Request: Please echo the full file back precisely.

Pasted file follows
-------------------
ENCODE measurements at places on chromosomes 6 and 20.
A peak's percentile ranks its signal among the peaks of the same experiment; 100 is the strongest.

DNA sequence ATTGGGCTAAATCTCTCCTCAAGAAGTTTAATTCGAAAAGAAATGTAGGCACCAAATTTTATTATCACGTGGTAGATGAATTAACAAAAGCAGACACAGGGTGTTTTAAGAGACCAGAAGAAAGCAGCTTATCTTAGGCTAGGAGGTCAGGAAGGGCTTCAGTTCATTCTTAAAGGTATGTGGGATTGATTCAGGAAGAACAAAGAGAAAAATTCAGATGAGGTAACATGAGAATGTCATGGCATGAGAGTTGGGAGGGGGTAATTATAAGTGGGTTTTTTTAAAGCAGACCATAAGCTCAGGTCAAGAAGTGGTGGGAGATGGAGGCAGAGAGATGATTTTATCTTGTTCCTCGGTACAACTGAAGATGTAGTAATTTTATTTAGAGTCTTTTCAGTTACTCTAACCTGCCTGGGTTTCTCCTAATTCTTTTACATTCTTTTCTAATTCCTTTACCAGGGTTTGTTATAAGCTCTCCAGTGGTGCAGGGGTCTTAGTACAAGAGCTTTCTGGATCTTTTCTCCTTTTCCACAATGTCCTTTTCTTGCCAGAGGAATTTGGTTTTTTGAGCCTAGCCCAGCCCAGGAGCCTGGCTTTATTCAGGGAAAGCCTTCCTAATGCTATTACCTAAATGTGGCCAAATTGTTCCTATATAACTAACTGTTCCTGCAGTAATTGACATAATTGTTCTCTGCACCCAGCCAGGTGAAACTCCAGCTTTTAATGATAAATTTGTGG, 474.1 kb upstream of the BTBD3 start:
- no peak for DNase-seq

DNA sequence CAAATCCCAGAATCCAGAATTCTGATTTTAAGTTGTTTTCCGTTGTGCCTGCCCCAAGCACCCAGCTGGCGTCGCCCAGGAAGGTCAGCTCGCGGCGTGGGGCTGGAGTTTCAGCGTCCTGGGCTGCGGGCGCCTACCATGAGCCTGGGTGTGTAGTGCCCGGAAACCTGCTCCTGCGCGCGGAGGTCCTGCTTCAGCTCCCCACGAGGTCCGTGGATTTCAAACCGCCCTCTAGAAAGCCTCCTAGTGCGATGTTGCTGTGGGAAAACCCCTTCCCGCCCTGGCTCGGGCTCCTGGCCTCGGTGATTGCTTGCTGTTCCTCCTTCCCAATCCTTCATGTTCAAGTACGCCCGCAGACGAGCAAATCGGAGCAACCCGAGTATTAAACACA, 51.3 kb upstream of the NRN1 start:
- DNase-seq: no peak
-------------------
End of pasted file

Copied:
ENCODE measurements at places on chromosomes 6 and 20.
A peak's percentile ranks its signal among the peaks of the same experiment; 100 is the strongest.

DNA sequence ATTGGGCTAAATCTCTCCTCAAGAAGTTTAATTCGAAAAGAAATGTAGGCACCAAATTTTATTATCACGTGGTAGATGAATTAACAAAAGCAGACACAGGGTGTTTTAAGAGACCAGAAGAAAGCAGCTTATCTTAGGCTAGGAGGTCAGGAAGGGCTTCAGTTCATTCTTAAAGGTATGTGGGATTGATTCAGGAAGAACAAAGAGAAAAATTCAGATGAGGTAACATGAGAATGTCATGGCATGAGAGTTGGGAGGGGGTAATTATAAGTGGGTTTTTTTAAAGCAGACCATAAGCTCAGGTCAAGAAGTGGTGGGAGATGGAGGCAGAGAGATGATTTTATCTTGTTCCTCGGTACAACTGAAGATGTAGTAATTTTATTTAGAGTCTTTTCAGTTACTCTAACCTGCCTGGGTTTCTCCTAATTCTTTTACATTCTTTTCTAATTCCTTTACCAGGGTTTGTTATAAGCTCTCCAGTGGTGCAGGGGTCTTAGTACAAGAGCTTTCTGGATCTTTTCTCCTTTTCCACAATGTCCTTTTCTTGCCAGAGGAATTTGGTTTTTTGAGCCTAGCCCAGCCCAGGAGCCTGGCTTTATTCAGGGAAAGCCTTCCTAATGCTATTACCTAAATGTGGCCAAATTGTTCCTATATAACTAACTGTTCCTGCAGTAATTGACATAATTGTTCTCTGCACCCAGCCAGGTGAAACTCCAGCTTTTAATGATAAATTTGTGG, 474.1 kb upstream of the BTBD3 start:
- no peak for DNase-seq

DNA sequence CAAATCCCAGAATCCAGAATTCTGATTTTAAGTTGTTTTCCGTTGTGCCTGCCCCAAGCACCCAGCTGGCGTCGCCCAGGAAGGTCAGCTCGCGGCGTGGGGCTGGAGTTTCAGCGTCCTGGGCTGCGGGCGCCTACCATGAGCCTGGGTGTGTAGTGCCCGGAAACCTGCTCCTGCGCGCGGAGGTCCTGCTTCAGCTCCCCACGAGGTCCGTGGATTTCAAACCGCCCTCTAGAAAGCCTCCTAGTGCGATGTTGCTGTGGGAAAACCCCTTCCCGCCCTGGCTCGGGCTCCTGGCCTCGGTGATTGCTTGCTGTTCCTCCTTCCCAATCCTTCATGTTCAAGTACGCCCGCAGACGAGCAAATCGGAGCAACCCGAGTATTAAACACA, 51.3 kb upstream of the NRN1 start:
- DNase-seq: no peak